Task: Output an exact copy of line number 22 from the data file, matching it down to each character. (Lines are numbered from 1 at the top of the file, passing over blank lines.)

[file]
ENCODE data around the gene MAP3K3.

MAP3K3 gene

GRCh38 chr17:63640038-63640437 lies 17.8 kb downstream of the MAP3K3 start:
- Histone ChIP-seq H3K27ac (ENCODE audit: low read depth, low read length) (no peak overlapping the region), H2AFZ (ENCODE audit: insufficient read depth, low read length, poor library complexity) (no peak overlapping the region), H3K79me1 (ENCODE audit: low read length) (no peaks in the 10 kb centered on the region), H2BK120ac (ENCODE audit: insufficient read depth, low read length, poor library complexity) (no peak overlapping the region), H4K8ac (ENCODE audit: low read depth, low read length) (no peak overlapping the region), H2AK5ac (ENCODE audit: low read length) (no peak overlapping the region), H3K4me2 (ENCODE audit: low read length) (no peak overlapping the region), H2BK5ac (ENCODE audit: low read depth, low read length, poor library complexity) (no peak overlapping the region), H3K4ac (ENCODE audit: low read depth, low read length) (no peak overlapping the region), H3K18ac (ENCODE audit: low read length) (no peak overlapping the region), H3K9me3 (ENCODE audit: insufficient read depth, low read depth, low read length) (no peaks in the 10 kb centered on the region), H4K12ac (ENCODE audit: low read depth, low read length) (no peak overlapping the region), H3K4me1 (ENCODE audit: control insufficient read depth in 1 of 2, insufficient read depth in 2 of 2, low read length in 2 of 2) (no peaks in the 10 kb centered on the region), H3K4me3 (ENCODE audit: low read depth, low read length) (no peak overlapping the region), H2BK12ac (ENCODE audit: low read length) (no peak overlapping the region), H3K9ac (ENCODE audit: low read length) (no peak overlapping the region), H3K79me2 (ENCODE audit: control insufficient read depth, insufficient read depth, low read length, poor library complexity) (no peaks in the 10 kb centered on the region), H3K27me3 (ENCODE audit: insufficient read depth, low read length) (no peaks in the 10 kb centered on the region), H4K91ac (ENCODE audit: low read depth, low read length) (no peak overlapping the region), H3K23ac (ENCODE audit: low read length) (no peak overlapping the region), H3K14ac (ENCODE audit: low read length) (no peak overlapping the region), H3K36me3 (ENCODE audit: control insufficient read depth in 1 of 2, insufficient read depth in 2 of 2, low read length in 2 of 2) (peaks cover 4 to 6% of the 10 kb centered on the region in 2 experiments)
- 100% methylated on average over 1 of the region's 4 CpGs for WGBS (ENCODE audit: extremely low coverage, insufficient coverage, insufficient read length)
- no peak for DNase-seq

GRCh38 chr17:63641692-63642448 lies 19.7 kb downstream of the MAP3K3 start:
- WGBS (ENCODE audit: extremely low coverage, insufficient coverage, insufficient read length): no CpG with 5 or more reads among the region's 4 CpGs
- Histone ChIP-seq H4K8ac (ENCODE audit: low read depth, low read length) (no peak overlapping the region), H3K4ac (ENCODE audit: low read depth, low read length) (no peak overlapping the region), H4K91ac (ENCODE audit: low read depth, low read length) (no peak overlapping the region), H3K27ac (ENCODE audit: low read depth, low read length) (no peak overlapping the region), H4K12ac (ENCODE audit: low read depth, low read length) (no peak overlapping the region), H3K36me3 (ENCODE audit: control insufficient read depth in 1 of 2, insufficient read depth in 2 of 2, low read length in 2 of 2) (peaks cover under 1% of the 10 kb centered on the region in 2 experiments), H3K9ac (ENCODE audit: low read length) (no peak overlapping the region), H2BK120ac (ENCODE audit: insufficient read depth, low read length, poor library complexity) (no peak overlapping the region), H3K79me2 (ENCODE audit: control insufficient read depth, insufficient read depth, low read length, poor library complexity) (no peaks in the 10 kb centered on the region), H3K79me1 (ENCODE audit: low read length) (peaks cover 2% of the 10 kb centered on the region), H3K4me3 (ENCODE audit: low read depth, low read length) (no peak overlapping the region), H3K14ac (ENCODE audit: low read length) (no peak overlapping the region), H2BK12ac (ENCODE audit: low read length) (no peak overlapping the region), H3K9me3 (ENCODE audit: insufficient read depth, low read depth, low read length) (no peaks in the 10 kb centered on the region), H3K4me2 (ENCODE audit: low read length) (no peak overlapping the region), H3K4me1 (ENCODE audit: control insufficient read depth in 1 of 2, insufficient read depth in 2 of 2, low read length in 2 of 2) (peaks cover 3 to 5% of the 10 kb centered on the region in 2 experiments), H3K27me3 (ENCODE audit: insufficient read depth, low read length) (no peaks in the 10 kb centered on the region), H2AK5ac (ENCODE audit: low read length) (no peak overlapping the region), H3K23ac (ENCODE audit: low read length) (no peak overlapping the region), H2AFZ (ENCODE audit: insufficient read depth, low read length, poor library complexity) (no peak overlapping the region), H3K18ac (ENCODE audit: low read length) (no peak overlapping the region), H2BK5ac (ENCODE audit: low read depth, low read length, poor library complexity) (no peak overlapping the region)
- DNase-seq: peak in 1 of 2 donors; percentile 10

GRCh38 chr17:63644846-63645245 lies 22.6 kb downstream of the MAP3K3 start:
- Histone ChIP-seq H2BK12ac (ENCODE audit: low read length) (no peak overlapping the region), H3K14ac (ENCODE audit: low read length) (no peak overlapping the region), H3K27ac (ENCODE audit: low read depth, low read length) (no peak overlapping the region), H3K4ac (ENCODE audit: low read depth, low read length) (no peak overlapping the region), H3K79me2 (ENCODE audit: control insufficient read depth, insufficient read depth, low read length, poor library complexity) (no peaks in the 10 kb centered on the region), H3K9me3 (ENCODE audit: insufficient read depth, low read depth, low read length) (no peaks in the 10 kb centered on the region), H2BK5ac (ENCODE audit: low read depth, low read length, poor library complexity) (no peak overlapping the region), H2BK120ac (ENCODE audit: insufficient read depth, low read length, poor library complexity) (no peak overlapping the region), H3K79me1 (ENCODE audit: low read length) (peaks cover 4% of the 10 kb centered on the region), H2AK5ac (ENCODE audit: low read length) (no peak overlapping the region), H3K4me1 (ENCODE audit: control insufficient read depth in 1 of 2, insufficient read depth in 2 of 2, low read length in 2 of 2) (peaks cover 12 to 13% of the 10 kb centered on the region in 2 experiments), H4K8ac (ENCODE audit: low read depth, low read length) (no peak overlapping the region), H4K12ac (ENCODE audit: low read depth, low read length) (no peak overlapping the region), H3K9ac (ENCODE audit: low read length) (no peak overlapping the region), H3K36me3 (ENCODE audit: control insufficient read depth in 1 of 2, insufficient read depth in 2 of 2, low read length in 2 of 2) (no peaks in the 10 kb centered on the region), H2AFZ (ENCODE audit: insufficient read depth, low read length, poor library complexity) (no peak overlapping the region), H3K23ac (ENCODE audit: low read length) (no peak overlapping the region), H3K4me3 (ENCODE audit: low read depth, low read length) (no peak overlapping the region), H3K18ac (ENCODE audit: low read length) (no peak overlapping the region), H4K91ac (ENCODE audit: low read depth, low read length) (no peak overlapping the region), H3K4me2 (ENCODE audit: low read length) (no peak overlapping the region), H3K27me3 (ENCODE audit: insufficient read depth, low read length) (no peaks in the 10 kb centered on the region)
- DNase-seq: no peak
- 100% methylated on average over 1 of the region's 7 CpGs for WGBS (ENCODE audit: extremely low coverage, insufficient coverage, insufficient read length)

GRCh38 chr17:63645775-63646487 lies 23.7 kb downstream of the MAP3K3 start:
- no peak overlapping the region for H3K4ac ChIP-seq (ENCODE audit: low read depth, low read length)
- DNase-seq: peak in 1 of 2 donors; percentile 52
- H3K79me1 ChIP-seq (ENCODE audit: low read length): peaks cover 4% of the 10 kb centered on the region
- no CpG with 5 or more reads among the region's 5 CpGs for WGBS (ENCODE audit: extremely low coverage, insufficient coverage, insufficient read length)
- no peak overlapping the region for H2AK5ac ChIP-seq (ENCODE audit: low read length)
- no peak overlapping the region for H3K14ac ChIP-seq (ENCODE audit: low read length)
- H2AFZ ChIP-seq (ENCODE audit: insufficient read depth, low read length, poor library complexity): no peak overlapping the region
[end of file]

- H2AFZ ChIP-seq (ENCODE audit: insufficient read depth, low read length, poor library complexity): no peak overlapping the region